With many areas still under quarantine due to COVID-19, people are spending so much time on social media just to stay connected and to keep abreast with what's going on in the world. As expected, however, too much of good thing can turn bad, and soaking online noise can be counterproductive, especially if the people on your feed don't deserve to be there at all.
You shouldn't feel bad about un-friending people on social media, as in reality, there are actually just a maximum of 150 relationships online that you can maintain at a time. While it's fine to have several hundred more friends and work contacts on your accounts, it's also important to curate your list the same way you'd curate your physical circles so that you can lessen noise and invest in those who actually matter, especially during these unprecedented times.
That being said, you don't owe anyone space on your friends lists, so don't be afraid to cull it. Here are a few people you may want to do without:
Those whose names don't ring a bell
These could be people you only met once and who added because they added you first and you were forced to accept their invitation (peer pressure, anyone?). If you don't really know them, why are they still on your friends list?
Those from your past you aren't really close to
Did your high school classmate add you on Facebook? If you weren't close a few decades ago and still aren't now, then don't feel pressured to keep him or her on your friends list. Chances are, your classmate won't even notice being un-friended.
Those who are toxic
It's important to stay informed these days: You have to read through positive and negative information so that you can make educated opinions and decisions. Toxicity, however, is a different story. A toxic friend does nothing but make you feel crappy by posting bad vibes, apart from being demanding, rude, or passive aggressive. Don't think twice: Delete.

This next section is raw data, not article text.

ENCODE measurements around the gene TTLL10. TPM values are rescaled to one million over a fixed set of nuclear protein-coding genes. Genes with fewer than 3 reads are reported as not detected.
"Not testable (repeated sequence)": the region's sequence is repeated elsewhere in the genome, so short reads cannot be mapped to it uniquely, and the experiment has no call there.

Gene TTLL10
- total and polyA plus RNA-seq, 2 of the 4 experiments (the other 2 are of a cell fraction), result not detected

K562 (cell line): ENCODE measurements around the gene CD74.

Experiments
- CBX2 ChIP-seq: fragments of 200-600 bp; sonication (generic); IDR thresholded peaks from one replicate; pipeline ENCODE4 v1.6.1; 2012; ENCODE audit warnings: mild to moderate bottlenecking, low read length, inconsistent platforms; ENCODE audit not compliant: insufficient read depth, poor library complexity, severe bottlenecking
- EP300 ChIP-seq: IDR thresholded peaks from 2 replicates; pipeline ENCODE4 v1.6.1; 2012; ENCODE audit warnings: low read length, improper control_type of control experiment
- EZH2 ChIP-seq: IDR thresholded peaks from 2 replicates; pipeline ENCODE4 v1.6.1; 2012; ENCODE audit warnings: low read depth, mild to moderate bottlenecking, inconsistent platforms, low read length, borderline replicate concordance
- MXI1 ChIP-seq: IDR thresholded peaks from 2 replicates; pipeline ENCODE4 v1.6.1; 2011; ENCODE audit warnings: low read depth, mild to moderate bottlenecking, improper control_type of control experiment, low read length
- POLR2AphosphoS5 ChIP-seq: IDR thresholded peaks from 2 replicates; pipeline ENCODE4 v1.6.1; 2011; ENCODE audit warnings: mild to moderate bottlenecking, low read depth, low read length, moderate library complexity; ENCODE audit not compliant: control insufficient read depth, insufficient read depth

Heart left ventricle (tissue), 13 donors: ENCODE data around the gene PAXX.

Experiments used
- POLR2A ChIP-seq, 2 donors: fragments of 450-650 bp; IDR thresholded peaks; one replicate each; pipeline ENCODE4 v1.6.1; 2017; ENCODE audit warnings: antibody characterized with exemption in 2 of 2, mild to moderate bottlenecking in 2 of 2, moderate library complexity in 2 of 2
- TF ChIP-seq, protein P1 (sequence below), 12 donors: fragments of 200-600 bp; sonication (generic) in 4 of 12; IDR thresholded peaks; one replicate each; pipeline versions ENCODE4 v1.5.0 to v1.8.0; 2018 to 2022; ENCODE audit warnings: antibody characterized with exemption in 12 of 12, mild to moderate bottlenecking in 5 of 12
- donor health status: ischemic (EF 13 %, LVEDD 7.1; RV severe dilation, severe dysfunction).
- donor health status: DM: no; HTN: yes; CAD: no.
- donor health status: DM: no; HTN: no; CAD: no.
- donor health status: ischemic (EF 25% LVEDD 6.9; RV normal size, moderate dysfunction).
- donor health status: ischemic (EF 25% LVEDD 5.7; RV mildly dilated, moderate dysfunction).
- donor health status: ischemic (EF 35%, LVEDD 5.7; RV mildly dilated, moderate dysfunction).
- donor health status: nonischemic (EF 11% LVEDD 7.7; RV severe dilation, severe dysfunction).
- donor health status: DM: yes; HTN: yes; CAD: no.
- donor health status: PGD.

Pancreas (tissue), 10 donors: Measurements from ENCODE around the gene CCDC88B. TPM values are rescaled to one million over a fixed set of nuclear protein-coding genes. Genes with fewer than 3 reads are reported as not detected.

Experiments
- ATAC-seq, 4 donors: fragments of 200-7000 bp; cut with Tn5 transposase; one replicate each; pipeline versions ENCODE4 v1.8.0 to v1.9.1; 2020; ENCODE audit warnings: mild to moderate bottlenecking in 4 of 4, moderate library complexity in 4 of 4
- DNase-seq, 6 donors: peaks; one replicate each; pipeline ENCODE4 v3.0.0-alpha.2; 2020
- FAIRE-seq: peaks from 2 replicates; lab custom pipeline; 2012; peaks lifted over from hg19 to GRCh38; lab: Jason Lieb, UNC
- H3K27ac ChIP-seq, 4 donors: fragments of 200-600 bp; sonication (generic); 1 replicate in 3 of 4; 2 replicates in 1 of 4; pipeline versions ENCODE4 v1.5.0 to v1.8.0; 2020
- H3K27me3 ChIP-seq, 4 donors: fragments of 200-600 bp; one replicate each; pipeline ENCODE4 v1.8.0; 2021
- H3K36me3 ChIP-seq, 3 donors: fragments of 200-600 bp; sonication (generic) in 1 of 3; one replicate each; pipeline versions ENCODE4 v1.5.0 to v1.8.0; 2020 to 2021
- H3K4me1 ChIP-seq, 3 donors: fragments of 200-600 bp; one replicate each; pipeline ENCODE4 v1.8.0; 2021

Those who think they're always right
These are friends, and often, family members, whose lives only revolve around constructs they choose to believe in and who refuse to accept new ways of thinking. Opening discussions with them often results in heated arguments as they refuse to acknowledge that anyone other than them can be right.
Remember that you really can't change their minds; they should, in their own, learn how to open up to new social developments and accept differences in opinions. If seeing them on your timeline makes you feel uncomfortable, delete them.
Those who continuously post unverified news
Funny and light-hearted memes are okay, but memes with unverified reports and fake quotes sow confusion, which benefits no one especially during a pandemic. You can opt to reach out to these people privately to correct them and to offer them facts—many of them would be gracious enough to retract their posts. There are those, however, who prefer to blatantly ignore facts, and these are people you don't need in your life.
Those who bait others into arguments
Many times, people who post disinformation are also those who harangue others into online arguments the way trolls usually do. Unfortunately, there's really no other way around this than to unfriend them, because they refuse to hold decent exchanges of opinion.
Those who cause you anxiety
Sometimes, you have to put space between you and a person who, even with the best of intentions, can be giving you anxiety through their online behaviors. Are they black holes of negativity? Do they keep on tagging you on things you don't want to be tagged on? Do they often put you in a tight spot? You can choose to inform them that you're temporarily leaving their circle, and then politely disengage.